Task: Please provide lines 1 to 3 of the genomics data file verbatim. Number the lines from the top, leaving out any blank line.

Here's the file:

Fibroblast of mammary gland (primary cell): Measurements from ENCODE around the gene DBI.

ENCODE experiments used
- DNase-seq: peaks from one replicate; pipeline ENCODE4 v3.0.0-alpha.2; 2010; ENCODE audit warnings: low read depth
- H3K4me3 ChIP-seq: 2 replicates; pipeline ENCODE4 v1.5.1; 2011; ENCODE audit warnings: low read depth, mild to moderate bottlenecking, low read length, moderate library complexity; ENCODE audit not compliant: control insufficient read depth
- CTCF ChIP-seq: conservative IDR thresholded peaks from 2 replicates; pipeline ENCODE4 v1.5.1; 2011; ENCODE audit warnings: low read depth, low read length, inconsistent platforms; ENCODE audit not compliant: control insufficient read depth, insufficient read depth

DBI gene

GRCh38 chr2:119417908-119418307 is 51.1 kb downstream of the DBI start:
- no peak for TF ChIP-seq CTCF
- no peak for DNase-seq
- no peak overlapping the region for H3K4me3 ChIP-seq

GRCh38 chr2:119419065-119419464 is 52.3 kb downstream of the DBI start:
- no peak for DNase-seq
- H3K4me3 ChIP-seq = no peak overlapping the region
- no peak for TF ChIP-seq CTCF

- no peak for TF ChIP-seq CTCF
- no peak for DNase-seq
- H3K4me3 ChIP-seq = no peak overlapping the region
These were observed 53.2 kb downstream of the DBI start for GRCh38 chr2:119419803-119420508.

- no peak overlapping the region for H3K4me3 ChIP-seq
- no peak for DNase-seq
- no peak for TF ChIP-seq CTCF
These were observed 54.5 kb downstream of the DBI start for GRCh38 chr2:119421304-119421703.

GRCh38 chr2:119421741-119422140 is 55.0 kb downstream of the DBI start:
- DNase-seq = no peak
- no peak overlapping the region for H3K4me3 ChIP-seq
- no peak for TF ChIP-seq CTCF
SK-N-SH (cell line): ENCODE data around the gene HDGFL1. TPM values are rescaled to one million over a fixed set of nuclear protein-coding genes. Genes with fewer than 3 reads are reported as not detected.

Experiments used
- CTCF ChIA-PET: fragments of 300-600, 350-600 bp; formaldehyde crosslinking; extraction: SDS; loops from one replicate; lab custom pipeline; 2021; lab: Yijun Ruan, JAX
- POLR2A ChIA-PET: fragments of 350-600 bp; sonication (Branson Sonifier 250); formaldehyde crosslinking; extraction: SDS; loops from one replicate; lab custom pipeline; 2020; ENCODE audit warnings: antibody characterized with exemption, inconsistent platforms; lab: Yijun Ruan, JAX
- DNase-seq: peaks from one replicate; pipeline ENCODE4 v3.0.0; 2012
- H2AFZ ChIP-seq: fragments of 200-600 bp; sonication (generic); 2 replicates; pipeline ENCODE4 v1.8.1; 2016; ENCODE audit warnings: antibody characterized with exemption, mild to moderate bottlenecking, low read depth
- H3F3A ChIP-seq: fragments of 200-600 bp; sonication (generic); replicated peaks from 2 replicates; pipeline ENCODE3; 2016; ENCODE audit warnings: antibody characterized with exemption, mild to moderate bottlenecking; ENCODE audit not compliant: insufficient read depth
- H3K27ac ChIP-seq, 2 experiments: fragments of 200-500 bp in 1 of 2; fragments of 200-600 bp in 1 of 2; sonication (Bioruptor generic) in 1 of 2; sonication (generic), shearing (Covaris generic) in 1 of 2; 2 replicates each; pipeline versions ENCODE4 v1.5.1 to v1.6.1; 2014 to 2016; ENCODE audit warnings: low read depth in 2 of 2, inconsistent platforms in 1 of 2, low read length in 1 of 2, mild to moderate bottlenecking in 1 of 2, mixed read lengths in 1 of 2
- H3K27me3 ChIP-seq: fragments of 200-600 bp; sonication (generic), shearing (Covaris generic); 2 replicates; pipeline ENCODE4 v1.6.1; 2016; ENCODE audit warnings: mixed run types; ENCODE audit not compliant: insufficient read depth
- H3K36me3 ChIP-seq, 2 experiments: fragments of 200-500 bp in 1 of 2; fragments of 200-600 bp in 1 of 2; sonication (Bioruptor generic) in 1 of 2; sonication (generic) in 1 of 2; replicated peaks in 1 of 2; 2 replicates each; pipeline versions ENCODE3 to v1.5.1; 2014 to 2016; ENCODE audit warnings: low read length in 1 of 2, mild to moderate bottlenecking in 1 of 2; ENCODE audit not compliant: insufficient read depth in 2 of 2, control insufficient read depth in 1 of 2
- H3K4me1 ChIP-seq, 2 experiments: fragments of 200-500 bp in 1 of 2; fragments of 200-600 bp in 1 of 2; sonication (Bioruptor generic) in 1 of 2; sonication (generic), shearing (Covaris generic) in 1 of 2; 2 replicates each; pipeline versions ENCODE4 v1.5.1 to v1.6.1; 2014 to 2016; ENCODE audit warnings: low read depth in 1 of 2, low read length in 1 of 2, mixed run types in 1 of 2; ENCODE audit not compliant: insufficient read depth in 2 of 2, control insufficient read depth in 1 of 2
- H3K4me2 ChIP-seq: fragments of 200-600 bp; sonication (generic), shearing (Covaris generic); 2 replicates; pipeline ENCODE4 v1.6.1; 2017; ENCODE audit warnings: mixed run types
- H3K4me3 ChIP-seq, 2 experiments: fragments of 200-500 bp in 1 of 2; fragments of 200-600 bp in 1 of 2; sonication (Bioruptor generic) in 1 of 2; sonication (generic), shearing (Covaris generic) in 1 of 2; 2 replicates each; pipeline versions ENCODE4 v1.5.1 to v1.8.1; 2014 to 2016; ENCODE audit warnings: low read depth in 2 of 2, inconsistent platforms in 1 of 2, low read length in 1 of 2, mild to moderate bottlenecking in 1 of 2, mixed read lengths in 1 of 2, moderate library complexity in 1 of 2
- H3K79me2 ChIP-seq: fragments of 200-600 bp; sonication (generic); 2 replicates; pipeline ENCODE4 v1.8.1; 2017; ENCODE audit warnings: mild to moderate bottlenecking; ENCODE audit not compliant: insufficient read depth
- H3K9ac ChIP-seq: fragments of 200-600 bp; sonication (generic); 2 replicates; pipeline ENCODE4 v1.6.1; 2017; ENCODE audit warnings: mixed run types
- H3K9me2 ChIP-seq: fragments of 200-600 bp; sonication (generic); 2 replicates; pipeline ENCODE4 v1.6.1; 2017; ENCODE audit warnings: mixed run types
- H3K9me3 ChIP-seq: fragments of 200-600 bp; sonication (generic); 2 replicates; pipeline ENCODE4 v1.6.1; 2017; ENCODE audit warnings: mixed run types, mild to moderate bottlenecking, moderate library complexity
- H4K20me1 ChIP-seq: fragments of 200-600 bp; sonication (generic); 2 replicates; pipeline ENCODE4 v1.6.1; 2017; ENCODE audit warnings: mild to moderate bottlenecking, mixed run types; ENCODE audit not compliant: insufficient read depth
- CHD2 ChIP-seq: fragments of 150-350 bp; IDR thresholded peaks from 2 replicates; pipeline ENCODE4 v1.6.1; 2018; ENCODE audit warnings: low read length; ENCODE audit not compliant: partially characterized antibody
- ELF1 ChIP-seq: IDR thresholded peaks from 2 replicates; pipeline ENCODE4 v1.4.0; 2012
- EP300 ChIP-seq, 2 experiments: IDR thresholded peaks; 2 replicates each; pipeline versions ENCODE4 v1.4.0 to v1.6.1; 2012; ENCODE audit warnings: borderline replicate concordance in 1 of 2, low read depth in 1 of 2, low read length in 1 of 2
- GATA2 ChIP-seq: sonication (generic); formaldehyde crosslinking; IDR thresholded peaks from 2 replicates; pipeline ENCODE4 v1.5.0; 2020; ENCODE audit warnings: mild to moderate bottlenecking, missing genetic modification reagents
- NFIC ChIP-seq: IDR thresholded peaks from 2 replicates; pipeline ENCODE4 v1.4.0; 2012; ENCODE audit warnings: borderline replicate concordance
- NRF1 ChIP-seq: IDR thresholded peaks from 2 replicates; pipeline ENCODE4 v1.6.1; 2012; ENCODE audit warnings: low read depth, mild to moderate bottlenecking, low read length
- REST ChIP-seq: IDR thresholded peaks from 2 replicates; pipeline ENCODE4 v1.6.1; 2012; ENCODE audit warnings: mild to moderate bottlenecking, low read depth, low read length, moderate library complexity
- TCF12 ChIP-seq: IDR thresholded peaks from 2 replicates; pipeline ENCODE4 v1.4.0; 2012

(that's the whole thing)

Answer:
Fibroblast of mammary gland (primary cell): Measurements from ENCODE around the gene DBI.

ENCODE experiments used
- DNase-seq: peaks from one replicate; pipeline ENCODE4 v3.0.0-alpha.2; 2010; ENCODE audit warnings: low read depth